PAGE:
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[W] Smith v. Washington County Idaho

October 6, 2010; withdrawn and opinion filed December 15, 2010

DAVID SMITH, PLAINTIFFS-APPELLANT,
v.
WASHINGTON COUNTY IDAHO, AND ITS COMMISSIONERS, RICH MICHAEL, ROY MINK, AND MIKE HOPKINS, ALL ACTING IN THEIR CAPACITY AS COMMISSIONERS OF WASHINGTON COUNTY, IDAHO, DEFENDANTS-RESPONDENTS.



Appeal from the District Court of the Third Judicial District of the State of Idaho, Washington County. Hon. Stephen W. Drescher, District Judge.

The opinion of the court was delivered by: W. Jones, Justice

2010 Opinion No. 105

The decision of the district court is affirmed.

I. NATURE OF THE CASE

David D. Smith appeals from the district court's decision to deny his request for costs and attorney fees he incurred while compelling Washington County to issue him a residential building permit.

II. FACTUAL AND PROCEDURAL BACKGROUND

In the fall of 2006, David D. Smith, the appellant, bought an eighty-acre parcel near Midvale, Idaho. Sometime in early 2007, Smith sought a permit from the Washington County Board of Commissioners (the ―Board‖) to build a house on his property, which the County Planning and Zoning Commission (the ―Commission‖) refused. The Commission voted against granting the permit because it believed that, under the Washington County Zoning Ordinance and the International Fire Code, Smith's driveway was too narrow to allow fire equipment to reach his property. After several months of delay, the Board also refused to grant Smith's permit, again on the grounds that his driveway violated fire-safety regulations.

On May 23, 2008, Smith sought mandamus relief from the district court, which instead treated his motion as a petition for judicial review. In its Memorandum Decision and Order, the district court reversed the Board and ordered it to grant Smith his building permit. It found that the Board had delayed Smith's application for too long and had denied the permit arbitrarily.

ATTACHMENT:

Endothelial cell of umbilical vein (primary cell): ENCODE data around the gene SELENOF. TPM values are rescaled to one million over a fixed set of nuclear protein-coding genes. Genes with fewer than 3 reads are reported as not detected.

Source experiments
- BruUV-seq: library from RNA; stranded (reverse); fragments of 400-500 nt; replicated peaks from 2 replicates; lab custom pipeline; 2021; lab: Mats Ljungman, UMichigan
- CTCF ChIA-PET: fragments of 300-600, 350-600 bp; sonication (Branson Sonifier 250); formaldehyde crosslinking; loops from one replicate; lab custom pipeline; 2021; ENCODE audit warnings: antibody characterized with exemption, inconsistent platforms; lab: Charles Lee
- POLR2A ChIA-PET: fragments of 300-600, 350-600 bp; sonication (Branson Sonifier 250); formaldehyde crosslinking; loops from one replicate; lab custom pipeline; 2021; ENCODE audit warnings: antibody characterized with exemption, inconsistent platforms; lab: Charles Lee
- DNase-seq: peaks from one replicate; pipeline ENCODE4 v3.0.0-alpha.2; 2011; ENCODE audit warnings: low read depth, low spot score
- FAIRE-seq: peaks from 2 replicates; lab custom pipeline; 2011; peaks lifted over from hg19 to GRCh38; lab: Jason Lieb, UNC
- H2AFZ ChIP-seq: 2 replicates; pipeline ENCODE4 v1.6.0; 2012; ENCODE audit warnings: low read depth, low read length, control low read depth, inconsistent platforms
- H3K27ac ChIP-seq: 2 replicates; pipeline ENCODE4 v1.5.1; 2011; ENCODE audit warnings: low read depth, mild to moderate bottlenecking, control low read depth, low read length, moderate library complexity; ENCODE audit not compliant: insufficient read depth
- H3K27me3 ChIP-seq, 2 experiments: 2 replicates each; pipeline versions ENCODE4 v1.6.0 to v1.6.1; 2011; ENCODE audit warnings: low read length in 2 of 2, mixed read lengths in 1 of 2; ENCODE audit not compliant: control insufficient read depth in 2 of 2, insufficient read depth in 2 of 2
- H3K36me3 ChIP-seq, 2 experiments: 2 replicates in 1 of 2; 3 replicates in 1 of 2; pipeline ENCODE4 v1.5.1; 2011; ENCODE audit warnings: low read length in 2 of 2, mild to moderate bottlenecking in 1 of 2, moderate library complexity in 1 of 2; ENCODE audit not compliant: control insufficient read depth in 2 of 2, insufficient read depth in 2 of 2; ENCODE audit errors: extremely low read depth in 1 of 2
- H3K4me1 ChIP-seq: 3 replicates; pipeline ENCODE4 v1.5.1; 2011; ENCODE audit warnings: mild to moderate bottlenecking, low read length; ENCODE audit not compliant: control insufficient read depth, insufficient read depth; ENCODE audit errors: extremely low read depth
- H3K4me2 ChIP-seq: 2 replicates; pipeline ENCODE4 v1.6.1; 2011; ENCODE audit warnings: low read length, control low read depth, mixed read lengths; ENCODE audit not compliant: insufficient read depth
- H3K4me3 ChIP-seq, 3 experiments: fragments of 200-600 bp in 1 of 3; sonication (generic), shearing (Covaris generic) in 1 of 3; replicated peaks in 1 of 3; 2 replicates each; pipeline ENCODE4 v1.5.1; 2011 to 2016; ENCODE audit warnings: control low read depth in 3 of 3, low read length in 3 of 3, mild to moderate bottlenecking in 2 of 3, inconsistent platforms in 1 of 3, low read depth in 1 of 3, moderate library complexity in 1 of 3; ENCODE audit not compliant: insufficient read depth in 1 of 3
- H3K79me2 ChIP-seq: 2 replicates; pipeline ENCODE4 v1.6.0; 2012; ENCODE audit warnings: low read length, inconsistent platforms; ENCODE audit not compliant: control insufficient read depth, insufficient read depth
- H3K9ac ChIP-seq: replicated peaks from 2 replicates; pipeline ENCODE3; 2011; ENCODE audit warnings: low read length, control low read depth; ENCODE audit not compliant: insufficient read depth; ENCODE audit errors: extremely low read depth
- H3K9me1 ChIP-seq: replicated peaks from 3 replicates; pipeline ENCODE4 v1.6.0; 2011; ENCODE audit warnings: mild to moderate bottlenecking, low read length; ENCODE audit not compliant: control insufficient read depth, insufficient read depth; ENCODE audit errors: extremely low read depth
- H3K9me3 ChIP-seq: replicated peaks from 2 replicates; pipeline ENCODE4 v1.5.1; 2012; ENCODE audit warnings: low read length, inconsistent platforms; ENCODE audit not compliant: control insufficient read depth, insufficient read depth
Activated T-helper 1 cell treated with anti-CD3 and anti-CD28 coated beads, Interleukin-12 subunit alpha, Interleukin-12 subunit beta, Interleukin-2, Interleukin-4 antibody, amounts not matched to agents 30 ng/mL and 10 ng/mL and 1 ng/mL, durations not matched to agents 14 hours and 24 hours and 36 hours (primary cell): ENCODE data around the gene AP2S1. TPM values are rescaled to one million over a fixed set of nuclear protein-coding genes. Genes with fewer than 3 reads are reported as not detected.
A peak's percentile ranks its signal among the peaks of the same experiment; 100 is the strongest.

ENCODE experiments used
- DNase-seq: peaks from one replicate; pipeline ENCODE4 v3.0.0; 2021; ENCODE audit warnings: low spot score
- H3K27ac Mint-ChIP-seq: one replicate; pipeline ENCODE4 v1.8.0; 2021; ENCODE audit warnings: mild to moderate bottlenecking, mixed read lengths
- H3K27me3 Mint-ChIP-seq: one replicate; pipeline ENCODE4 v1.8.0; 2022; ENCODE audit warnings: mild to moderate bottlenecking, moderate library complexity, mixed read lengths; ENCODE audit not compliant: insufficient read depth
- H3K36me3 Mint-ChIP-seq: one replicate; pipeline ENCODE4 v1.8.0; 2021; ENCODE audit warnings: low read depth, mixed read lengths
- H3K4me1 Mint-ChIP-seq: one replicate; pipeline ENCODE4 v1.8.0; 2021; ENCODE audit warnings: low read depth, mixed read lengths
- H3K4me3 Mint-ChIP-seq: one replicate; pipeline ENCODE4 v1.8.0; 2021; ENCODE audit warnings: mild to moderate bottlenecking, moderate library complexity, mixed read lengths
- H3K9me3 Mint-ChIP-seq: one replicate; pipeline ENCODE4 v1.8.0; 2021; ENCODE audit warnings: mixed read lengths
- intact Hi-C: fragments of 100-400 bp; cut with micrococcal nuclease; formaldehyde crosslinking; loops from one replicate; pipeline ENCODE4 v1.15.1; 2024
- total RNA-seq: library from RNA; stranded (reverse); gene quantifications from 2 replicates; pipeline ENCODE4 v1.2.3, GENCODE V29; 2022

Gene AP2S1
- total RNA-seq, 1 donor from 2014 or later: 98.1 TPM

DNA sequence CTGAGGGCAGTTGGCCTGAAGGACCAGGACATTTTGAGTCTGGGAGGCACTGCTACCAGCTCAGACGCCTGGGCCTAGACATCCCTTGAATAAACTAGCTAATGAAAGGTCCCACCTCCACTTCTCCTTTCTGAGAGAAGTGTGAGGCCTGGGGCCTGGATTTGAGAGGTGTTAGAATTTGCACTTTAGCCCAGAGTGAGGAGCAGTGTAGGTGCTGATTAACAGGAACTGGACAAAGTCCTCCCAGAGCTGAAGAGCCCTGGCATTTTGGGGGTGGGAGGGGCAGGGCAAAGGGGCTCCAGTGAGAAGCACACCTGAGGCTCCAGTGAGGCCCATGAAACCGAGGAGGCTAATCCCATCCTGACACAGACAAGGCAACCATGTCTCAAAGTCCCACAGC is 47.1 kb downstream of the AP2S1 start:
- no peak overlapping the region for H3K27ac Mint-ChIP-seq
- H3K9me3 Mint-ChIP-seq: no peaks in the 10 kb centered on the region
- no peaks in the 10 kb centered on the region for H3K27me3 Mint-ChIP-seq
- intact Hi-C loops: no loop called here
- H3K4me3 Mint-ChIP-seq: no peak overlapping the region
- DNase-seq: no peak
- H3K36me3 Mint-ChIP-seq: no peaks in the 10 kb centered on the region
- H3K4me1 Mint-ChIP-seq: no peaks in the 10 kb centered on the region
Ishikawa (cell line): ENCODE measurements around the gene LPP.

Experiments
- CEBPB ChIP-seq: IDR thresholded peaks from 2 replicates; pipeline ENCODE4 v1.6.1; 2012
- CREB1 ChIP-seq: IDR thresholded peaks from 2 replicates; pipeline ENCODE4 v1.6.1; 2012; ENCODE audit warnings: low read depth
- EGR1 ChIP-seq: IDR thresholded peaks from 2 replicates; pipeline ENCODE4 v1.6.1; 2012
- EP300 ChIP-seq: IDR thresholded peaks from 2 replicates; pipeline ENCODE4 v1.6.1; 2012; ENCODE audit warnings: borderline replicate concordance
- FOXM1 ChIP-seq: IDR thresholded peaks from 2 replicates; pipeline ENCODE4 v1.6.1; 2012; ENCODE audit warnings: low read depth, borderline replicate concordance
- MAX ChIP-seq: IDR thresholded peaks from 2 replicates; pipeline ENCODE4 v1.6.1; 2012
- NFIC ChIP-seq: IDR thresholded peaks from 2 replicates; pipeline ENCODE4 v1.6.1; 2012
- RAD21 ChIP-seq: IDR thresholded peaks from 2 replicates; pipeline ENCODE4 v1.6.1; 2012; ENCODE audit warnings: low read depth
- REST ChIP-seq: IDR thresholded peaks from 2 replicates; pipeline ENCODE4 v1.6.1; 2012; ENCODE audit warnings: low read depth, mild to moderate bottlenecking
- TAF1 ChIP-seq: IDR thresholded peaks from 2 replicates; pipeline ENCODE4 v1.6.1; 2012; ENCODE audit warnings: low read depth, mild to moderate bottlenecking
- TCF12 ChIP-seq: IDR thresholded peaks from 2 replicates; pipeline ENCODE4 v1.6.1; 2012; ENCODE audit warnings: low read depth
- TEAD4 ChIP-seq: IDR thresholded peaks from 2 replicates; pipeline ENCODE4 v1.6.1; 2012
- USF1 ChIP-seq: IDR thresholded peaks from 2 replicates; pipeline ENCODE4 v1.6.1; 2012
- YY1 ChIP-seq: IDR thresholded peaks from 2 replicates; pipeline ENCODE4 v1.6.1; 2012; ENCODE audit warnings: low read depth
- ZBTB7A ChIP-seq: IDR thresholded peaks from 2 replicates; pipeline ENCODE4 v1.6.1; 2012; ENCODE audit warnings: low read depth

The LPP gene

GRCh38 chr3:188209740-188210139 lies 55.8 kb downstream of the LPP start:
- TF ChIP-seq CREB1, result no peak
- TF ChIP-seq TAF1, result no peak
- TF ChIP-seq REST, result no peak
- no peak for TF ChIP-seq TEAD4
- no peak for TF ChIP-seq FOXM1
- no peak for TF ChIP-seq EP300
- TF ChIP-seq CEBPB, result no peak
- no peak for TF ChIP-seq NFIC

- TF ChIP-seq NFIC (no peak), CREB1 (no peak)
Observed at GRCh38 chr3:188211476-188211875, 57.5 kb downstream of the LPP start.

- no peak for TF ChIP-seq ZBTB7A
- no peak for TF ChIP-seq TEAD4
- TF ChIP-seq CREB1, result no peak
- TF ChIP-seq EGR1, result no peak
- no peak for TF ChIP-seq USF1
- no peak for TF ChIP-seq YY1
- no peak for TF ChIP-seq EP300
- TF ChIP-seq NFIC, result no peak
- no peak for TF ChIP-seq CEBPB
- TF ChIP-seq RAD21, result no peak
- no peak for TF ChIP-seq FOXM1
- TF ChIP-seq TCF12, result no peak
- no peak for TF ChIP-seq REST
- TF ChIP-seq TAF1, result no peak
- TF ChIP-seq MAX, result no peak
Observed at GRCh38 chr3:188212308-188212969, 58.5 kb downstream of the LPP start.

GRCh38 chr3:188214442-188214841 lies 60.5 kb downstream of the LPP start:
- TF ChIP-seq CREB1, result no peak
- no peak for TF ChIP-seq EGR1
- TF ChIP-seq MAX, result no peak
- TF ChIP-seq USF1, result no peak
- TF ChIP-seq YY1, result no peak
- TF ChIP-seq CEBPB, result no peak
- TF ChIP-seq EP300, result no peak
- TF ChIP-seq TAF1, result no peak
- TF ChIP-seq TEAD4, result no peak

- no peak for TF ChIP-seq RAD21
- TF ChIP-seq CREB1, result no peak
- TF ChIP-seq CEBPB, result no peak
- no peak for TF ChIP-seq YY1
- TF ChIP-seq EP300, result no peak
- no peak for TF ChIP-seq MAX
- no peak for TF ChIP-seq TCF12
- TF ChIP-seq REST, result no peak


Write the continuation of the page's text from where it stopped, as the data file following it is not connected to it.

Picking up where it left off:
Smith then requested an award of attorney fees under I.C. §§ 12-117, -120(3), and -121. The district court denied Smith's request under all three provisions, finding that the County's defense of the case ―was not frivolous,‖ but rather was ―a matter of confusion.‖ In their briefs on appeal, the parties disputed whether I.C. §§ 12-117, -120(3), and -121 entitle Smith to attorney fees that he incurred in compelling the County to issue his building permit, although at oral argument Smith expressly disavowed his claims under §§ 12-120(3) and -121. The parties nonetheless still disagree over whether, under I.C. § 12-117, the County acted with a reasonable basis in law and fact in denying the permit.

III. ISSUES ON APPEAL

1. Whether Smith is entitled to attorney fees under I.C. § 12-120(3).

2. Whether Smith is entitled to attorney fees under I.C. § 12-117.

3. Whether Smith is entitled to attorney fees under I.C. § 12-121.

4. Whether Smith is entitled to costs incurred in the ...


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